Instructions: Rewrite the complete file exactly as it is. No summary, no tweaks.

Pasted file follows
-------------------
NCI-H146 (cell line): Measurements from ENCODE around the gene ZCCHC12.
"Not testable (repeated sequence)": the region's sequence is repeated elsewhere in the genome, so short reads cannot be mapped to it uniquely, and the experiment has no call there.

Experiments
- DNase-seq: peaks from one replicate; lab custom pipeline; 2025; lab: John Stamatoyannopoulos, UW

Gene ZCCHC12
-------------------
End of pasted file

NCI-H146 (cell line): Measurements from ENCODE around the gene ZCCHC12.
"Not testable (repeated sequence)": the region's sequence is repeated elsewhere in the genome, so short reads cannot be mapped to it uniquely, and the experiment has no call there.

Experiments
- DNase-seq: peaks from one replicate; lab custom pipeline; 2025; lab: John Stamatoyannopoulos, UW

Gene ZCCHC12